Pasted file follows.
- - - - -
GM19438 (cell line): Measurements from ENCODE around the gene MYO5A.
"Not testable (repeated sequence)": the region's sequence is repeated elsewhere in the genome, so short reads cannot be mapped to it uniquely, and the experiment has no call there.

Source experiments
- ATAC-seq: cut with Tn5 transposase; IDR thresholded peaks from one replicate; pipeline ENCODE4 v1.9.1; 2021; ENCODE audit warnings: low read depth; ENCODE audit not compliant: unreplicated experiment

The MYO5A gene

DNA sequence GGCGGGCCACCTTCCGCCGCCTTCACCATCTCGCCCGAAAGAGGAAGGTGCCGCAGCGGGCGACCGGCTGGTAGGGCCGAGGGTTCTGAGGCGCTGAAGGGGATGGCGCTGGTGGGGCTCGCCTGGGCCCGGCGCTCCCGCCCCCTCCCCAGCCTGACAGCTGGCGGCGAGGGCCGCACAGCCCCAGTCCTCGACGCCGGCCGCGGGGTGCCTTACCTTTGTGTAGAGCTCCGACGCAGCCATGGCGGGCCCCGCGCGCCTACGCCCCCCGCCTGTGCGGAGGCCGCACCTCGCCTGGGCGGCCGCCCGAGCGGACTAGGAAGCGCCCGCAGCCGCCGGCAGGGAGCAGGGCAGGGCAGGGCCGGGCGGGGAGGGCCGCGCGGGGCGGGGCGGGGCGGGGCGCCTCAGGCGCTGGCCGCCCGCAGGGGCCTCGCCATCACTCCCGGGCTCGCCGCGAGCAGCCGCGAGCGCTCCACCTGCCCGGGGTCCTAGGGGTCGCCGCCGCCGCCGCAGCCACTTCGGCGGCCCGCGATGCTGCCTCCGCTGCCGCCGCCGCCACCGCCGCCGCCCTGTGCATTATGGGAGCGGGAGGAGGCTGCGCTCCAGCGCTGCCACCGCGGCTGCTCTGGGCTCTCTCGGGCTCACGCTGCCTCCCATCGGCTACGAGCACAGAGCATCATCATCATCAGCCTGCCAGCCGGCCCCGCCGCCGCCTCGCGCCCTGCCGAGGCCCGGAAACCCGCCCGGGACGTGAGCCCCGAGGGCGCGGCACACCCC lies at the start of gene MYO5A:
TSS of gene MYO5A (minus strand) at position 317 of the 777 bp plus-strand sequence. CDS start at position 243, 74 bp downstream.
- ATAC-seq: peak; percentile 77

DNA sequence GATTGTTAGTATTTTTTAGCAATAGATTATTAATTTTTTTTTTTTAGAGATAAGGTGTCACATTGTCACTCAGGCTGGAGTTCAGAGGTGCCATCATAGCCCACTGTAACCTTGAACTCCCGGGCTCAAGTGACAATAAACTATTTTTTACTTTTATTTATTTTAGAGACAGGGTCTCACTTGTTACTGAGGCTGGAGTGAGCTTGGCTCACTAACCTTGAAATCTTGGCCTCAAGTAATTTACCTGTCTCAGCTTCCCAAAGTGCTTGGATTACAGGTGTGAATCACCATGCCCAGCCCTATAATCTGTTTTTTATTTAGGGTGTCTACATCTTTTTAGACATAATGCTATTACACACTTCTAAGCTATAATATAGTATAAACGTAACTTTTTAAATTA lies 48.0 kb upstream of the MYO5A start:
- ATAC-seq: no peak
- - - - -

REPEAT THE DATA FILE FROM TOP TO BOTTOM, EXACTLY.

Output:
GM19438 (cell line): Measurements from ENCODE around the gene MYO5A.
"Not testable (repeated sequence)": the region's sequence is repeated elsewhere in the genome, so short reads cannot be mapped to it uniquely, and the experiment has no call there.

Source experiments
- ATAC-seq: cut with Tn5 transposase; IDR thresholded peaks from one replicate; pipeline ENCODE4 v1.9.1; 2021; ENCODE audit warnings: low read depth; ENCODE audit not compliant: unreplicated experiment

The MYO5A gene

DNA sequence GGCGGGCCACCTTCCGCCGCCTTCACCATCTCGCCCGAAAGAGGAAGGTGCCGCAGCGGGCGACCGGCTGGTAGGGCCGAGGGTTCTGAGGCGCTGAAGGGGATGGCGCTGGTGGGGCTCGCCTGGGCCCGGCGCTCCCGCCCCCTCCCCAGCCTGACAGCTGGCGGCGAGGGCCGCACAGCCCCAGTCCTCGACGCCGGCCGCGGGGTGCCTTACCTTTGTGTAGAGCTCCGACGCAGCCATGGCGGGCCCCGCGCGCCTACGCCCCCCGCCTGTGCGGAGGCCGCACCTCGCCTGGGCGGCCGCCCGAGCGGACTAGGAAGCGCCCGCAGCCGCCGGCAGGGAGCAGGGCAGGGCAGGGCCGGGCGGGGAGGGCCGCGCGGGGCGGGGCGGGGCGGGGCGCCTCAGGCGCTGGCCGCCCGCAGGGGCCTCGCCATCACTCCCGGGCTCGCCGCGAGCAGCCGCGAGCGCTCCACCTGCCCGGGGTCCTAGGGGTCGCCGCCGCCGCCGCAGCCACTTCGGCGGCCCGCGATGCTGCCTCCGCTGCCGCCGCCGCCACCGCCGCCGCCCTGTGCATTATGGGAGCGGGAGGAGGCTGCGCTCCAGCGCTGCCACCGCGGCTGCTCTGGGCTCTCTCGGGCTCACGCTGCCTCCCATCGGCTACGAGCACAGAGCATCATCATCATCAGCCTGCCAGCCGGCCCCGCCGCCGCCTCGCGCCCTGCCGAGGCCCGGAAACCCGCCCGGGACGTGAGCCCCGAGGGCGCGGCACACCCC lies at the start of gene MYO5A:
TSS of gene MYO5A (minus strand) at position 317 of the 777 bp plus-strand sequence. CDS start at position 243, 74 bp downstream.
- ATAC-seq: peak; percentile 77

DNA sequence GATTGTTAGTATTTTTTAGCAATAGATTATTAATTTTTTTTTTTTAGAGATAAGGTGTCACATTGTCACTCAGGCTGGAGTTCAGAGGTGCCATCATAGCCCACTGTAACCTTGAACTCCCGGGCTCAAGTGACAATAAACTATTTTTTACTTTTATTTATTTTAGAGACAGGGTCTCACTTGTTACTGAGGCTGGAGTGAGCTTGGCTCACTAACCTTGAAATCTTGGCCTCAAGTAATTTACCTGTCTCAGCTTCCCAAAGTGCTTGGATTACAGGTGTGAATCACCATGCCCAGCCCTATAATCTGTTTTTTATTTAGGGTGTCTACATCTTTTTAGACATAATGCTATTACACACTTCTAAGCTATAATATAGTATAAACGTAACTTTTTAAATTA lies 48.0 kb upstream of the MYO5A start:
- ATAC-seq: no peak